Projeto Pacífico (Pacific Project), by Jonathas de Andrade, offers new political and geographic possibilities for Latin America by suggesting an earthquake, and the idea is further developed by Pablo León de la Barra, a curator specializing in Latin American art and responsible for a Guggenheim Museum project focusing on artworks from the region. The critic and curator Inti Guerrero, known for his inroads into art scenes from the West and the East, comments on Face A Face B in connection with practices and artists from Rabih Mroué’s country and time. The curator Inés Katzenstein, a renowned researcher of Argentinean art, provides an in-depth review of the collaboration between León Ferrari and Ricardo Pons, which birthed the Casa Blanca video, a scathing critique of American imperialism.
Cristiana Tejo, a curator currently pursuing a PhD in Sociology, reviews the social invisibility of indigenous populations based on Aurélio Michiles’ O Sangue da Terra (Earth’s Blood) documentary. With a vast command of art history and philosophy, the curator Chus Martínez examines the artistic research and methods of Walid Raad, who combines reality and possible fictions about the Lebanese Civil War in The Loudest Muttering Is Over: Documents from the Atlas Group Archive. The work of another Lebanese artist, Akram Zaatari, is also featured in the exhibition and the publication: In This House, a video that bears witness to the excavation of a letter written during the Civil War, and is interpreted in its myriad narrative layers by the researcher and curator Manuel Segade. The artist Dan Halter’s contrasting of South African apartheid and European raves from that period is commented on via analogies with cinema and scratch videos by the Portuguese curator João Laia, a member of the Curatorial Committee for the 19th Contemporary Art Festival Sesc_Videobrasil, due from October to December 2015.
Ivana Bentes, a researcher widely recognized in academic circles for her work in communication and film, points out the semiotic levels in Liu Wei’s Unforgettable Memory, which revisits the struggle for democracy in China, symbolized by the poignant images of the “unknown rebel” taking a stand against war tanks. Sophie Goltz, a curator particularly interested in time-based arts and the cross-section of art and ethnography, reviews Lucharemos Hasta Anular la Ley, a decoding of popular manifestations by the artist Sebastian Diaz Morales. The curator Octavio Zaya, who discussed “How to fight historical amnesia through art?” in the exhibition’s first Public Programs meeting, comments on September 11 from the perspective of the artist – and immigrant – Carlos Motta, in the latter’s Letter to My Father (Standing by the Fence). In Bare Life Study #1, Coco Fusco criticizes the treatment dispensed by the USA to its political prisoners. Her work is commented on by Magda Gonzalez-Mora, a curator whose research work focuses on art from developing countries.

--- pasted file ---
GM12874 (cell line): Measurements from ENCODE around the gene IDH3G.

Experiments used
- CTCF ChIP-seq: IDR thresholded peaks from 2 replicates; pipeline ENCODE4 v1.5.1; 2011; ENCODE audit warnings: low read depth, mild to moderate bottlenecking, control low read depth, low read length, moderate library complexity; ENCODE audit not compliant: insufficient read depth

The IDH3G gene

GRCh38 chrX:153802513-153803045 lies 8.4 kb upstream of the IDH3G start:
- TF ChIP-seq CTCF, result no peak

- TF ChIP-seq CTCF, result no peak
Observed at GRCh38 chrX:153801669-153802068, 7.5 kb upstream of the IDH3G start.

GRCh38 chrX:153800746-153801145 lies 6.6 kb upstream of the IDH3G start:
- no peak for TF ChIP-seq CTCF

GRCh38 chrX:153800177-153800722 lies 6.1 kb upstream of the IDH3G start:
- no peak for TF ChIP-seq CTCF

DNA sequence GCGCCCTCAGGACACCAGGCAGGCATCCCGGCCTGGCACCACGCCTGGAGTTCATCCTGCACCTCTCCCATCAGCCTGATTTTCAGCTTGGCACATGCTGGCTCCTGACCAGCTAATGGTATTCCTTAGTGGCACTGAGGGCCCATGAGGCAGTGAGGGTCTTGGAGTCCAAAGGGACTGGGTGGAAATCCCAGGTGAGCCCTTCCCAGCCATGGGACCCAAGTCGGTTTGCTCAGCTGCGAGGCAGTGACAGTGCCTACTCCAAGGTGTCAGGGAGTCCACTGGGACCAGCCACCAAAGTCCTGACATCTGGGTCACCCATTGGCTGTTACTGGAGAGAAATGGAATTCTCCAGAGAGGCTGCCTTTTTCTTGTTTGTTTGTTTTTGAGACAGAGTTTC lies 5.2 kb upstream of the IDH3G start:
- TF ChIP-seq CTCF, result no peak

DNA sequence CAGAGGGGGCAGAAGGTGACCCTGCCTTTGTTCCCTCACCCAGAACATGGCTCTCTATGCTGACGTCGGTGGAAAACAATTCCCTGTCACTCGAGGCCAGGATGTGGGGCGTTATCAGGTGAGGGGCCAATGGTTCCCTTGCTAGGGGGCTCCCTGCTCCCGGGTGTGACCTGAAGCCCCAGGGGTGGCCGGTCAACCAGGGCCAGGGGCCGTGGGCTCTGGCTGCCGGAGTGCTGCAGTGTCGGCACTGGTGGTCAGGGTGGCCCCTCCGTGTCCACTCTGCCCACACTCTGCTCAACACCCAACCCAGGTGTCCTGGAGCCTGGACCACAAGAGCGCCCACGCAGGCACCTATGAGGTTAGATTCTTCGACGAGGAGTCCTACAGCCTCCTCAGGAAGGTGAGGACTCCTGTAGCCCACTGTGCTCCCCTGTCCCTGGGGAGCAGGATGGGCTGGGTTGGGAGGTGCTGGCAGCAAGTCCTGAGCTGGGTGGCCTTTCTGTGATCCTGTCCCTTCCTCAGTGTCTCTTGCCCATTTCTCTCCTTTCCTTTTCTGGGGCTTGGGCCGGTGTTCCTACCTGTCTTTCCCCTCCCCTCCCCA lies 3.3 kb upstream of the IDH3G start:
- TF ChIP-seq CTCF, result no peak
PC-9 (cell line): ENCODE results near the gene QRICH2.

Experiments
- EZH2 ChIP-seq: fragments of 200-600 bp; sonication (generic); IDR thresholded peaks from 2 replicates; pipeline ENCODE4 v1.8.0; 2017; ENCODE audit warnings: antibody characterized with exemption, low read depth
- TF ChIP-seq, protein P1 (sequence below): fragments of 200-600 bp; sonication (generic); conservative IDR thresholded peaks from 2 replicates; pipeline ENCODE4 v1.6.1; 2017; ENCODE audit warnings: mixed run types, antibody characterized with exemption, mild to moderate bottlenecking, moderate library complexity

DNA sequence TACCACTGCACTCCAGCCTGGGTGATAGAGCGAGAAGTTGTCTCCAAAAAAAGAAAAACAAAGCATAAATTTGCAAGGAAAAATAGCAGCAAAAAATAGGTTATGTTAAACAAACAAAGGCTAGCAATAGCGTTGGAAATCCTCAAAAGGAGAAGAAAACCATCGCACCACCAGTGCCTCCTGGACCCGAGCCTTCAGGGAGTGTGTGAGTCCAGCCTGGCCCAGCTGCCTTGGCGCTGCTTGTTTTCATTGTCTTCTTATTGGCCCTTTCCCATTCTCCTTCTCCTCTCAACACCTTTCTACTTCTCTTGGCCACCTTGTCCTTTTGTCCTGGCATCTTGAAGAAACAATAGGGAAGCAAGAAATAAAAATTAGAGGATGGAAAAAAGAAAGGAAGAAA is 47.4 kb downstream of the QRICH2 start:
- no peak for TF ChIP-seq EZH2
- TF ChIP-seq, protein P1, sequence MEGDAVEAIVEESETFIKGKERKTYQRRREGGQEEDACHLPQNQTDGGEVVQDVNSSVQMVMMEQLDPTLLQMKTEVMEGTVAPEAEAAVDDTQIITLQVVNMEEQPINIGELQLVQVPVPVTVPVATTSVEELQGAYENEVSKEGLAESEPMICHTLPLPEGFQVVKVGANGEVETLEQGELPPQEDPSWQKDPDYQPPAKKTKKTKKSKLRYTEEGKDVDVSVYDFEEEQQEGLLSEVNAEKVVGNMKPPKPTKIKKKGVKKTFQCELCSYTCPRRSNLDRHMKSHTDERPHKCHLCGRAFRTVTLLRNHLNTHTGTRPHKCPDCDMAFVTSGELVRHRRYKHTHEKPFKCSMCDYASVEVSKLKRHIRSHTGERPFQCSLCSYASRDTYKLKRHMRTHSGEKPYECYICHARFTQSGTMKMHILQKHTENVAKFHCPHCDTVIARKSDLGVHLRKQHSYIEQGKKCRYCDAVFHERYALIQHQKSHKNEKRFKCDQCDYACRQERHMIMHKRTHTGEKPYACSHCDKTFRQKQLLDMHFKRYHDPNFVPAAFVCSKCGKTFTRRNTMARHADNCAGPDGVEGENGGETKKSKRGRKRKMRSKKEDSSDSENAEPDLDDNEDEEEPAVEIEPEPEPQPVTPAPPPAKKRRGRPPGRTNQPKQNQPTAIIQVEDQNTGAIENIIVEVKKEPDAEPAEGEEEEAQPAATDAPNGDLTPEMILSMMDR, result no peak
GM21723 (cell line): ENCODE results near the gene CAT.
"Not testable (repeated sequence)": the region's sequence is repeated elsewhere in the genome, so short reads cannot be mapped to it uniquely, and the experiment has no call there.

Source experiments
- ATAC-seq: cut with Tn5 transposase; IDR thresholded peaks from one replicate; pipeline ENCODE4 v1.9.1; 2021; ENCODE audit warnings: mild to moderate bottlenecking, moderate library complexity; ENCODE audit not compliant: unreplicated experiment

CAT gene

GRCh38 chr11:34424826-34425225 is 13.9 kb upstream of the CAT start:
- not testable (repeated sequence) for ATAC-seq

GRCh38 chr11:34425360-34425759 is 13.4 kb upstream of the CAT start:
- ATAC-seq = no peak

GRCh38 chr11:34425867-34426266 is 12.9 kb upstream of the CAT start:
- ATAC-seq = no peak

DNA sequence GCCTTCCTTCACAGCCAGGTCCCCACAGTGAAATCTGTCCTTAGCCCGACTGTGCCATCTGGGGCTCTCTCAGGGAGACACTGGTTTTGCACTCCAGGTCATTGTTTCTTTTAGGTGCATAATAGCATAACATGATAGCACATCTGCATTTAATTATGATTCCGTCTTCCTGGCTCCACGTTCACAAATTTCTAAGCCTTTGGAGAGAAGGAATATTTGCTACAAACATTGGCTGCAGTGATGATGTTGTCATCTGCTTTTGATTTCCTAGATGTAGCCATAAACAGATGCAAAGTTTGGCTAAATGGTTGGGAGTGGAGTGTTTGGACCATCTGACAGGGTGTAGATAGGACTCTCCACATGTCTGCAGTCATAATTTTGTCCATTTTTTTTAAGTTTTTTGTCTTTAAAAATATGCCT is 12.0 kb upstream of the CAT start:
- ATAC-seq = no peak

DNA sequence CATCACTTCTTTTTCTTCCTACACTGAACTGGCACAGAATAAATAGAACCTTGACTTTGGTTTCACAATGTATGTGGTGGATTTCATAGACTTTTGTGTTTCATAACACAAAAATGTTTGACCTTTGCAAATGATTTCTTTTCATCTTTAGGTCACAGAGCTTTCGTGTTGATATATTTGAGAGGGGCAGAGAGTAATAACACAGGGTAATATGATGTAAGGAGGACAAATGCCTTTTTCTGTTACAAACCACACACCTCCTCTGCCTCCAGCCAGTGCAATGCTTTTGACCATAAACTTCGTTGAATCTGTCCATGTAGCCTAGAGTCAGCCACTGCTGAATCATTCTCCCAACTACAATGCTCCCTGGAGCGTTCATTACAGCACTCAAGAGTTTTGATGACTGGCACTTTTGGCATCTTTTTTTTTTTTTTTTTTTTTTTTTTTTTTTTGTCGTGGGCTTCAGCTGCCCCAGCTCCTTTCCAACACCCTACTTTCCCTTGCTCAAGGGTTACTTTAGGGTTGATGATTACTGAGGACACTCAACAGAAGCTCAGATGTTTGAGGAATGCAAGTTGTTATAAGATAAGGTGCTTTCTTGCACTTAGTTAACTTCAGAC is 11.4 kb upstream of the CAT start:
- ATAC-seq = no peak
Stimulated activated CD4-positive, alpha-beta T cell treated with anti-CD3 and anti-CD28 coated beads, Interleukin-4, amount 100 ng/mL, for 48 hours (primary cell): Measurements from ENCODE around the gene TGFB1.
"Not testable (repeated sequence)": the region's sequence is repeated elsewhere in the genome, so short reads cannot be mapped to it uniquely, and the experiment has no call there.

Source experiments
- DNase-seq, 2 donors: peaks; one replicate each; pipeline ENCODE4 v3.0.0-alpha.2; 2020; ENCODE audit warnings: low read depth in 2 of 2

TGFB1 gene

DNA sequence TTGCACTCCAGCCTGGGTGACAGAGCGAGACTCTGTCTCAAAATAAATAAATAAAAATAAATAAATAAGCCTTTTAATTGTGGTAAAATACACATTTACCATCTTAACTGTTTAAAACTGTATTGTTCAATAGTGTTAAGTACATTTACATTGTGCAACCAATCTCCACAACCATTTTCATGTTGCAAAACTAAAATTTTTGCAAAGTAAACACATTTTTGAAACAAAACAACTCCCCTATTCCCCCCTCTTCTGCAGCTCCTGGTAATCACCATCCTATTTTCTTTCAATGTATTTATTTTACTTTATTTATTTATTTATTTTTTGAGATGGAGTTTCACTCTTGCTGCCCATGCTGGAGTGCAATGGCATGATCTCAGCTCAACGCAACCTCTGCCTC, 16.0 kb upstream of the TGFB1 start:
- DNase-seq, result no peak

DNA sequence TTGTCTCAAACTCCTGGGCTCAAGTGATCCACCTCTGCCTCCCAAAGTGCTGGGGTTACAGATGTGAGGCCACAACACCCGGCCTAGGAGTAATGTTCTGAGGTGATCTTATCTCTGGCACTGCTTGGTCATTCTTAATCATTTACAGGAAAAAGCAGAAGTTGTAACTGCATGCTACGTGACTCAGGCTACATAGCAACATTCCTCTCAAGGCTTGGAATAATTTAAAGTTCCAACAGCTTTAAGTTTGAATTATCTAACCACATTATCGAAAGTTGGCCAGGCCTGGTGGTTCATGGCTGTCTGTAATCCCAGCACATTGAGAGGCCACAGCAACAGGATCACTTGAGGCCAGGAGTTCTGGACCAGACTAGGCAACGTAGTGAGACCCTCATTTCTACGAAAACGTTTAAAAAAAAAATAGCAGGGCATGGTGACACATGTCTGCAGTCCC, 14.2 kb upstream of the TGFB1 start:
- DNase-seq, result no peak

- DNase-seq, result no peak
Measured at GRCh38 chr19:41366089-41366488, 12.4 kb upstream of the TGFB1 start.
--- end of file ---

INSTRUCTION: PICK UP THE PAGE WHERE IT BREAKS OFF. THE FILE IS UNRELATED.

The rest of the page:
The Moroccan writer and critic Omar Berrada discusses Four Selected Videos From The Mapping Journey Project, by Bouchra Khalili, based on his personal experience with the piece, which retraces the routes of illegal immigrants often plagued by political or geographical barriers. The performances My Possession and O Samba do Crioulo Doido – by the Mwangi Hutter duo and dancer Luiz de Abreu –, raise issues relating to the affirmation of a black or mestizo identity, and are respectively reviewed by the visual arts researcher and professor Marcos Hill and by Ana Francisca Ponzio, a journalist and curator specializing in dance.
The book also features a text by the sociologist and Regional Director of Sesc São Paulo, Danilo Santos de Miranda, and an interview granted to Fabio Cypriano by Solange Farkas. Cypriano and the curator and founder of Associação discuss the exhibition and other strategies designed to place Videobrasil’s collection in touch with the world. The two discussed the matter further at the book launch, as part of the exhibition’s Public Programs, on October 21, 2014 at Sesc Pompeia, alongside the researcher Eduardo de Jesus.
Unerasable Memories: A Historic Look at the Videobrasil Collection
Organized by Agustín Pérez Rubio
Associação Cultural Videobrasil; Social Service of Trade in São Paulo
São Paulo : Edições Sesc São Paulo : Videobrasil, 2014
320 pages, bilingual (Portuguese/English)
UNERASABLE MEMORIES: A HISTORIC LOOK AT THE VIDEOBRASIL COLLECTION
The times and movements of art
By Danilo Santos de Miranda (regional director of Sesc São Paulo)
In touch with the world
by Solange Farkas
Facing Mirrors: Projecting memories against historical amnesia
by Agustín Pérez Rubio
Present Pasts: Media, Politics, Amnesia
by Andreas Huyssen
by Agustín Pérez Rubio
Vincent Carelli & Dominique Gallois
by Lilia Schwarcz
Ayrson Heráclito & Danillo Barata
by Gabriela Salgado
by Manuela Moscoso
Jonathas de Andrade
by Pablo León de la Barra
by Inti Guerrero
León Ferrari & Ricardo Pons
by Inés Katzenstein
by Cristiana Tejo
by Chus Martinez
by Manuel Segade
by João Laia
by Ivana Bentes
Sebastián Diaz Morales
by Sophie Goltz
by Octavio Zaya
by Magdalena Gonzalez-Mora
by Omar Berrada
by Marcos Hill
Luiz de Abreu
by Ana Francisca Ponzio
A Living Archive - An Interview with Solange Farkas
by Fabio Cypriano